Rover Use Case: University of Tromsø (UiT)


In November of 2018, Xeos was approached by a research team from the University of Tromso (UiT) in Norway. They were looking for a tracker to put on buoys following ice flows for the ArcticABC project.

The ArcticABC project is a multinational collaboration between several organizations, including the Norwegian Research Council and Tromsø Forskningsstiftelse. The main goal of the project is to use autonomous technology and satellite communications to improve our understanding of the behaviour of fish and plankton in the water column under Arctic Sea Ice during polar night. Given the extreme conditions and remote geography, collecting long-term time series data in the Arctic Ocean is complicated, expensive and dangerous. With the increasing climate change driven focus on the Arctic ecosystem, the ArcticABC scientists from UiT wanted to design and deploy autonomous drifting buoys (pictured below) equipped with echosounders that detect the location and depth of key organisms in the water column. A critical piece of this system would be the satellite transceiver used to track the buoy’s position and report back to home base. 

Rover in the arctic

During the buoy design phase, UiT tried multiple tracking beacons from different suppliers and tested each one to see which would be the best fit for the project. Xeos recommended the Rover surface Iridium beacon (the same tracking beacon used by Liquid Robotics on the Wave Glider) for the test, as it is robust enough to last in the Arctic environment, while providing accurate GPS positions, and is power efficient enough to be deployed for over a year without maintenance. This unique combination of features suited the application perfectly and UiT decided to go with the Rover.

The first Rover was used on a buoy that travelled from the coast of Iceland to the ice in the Fram Passage between Greenland and Svalbard, Norway (path pictured below). The onboard system transmitted successfully throughout the duration of the deployment and so did the Rover. In this specific case, the Rover was placed on a surface buoy that housed an echosounder under the surface.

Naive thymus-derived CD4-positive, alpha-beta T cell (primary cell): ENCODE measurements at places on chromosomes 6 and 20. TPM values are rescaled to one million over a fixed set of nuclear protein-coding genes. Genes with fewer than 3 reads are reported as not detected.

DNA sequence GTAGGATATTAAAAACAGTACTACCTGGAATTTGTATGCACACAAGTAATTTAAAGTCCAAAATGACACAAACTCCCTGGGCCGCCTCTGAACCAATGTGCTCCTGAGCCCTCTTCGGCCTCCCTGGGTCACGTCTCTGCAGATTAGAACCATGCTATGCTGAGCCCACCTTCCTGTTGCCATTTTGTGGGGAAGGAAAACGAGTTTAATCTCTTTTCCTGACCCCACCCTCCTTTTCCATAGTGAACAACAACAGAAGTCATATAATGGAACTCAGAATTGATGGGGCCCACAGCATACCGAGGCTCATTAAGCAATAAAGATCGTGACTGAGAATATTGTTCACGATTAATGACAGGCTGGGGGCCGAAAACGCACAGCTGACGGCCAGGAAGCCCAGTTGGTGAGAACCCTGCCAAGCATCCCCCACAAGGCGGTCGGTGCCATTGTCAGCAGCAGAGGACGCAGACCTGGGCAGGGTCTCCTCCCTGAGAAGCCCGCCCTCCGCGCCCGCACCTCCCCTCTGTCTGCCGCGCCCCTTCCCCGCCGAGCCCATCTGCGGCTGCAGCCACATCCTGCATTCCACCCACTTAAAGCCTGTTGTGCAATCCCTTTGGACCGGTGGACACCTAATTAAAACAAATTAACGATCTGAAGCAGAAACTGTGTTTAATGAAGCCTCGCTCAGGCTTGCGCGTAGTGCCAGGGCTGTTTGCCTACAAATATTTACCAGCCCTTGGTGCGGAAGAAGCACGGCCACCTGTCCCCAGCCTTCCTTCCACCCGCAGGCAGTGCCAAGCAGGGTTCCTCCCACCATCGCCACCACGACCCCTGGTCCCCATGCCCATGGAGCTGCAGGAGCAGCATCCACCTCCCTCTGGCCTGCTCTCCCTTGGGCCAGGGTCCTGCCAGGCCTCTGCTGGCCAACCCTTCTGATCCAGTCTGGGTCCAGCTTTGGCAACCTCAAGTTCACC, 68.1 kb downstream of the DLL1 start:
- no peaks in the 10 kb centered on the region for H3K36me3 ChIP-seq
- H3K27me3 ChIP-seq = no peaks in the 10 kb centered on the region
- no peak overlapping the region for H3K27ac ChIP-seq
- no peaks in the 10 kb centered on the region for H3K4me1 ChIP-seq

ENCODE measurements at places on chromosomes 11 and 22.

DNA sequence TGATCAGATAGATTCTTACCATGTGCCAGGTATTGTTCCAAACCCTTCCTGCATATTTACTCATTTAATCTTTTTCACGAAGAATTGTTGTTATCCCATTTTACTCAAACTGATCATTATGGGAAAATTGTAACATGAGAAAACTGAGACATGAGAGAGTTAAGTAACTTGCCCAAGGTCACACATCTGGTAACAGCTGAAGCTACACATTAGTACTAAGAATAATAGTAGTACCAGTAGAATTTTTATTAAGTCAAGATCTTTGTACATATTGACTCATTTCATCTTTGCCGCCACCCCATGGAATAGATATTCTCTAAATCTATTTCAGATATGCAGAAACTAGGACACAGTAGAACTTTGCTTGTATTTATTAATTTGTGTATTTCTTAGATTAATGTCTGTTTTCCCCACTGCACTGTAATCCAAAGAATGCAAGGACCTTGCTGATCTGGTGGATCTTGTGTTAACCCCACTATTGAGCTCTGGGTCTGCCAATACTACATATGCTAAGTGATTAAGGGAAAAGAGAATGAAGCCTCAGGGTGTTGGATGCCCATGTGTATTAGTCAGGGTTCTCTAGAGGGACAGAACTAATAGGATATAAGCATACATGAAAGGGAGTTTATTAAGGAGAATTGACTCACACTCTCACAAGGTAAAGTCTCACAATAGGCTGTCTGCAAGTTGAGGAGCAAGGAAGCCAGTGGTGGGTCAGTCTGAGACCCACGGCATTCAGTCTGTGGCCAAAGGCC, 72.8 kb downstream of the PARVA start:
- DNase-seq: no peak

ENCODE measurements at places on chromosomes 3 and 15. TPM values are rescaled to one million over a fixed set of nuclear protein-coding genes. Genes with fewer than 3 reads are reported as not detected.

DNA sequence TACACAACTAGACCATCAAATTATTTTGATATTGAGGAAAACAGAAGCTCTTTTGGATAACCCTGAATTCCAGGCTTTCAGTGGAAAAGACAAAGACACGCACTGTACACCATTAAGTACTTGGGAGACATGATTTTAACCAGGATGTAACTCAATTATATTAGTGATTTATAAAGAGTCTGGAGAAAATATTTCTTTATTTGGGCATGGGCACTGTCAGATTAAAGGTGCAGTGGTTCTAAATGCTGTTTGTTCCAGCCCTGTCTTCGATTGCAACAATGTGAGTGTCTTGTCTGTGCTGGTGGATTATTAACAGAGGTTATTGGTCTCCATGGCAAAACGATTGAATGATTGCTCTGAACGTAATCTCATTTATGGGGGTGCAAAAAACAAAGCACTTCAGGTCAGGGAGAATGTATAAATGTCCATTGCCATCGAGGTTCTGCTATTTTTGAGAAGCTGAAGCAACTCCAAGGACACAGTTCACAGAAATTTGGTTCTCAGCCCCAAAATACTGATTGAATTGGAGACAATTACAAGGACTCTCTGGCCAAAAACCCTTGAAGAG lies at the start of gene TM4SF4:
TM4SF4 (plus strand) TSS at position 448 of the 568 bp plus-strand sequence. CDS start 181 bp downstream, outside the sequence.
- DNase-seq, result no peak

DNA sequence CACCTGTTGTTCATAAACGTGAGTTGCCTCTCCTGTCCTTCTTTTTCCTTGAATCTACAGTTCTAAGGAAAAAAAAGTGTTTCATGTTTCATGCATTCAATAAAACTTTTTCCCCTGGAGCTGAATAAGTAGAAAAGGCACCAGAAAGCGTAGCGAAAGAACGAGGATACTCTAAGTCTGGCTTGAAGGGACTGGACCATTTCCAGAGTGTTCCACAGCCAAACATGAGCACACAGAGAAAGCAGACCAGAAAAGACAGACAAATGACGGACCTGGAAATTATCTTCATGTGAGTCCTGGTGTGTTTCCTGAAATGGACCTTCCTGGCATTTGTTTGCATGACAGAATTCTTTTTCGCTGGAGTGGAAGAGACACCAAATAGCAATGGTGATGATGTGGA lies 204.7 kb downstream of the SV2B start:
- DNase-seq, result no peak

After the success of the initial Rover tracked buoy, several other echosounder buoys were retrofitted with Rover tracking beacons, replacing outdated alternatives. Pre-field operations have been performed, and more field deployments await. Xeos is eager to continue its work with UiT on ArcticABC and is looking forward to tracking the results of this timely and ambitious project.

“It is relieving to know that if something goes out of plan, the Rover will continue to track our asset” – Pedro D, University of Tromsø

More about the Rover Iridium based Surface Tracking Beacon

The Rover is an independently powered, self-contained satellite transceiver designed to track buoys or autonomous vehicles on the surface. Things don’t always follow plan, so the Rover features independent dual GPS and Iridium patch antennas, so that in the event the surface expression is flipped over, the unit will continue to record its position and transmit it back to you. Packaged in a ruggedized, UV protected, marine grade housing, the Rover makes use of the low power, real-time Iridium satellite constellation and GPS to reliably transmit the buoy’s position automatically or on demand at any time.

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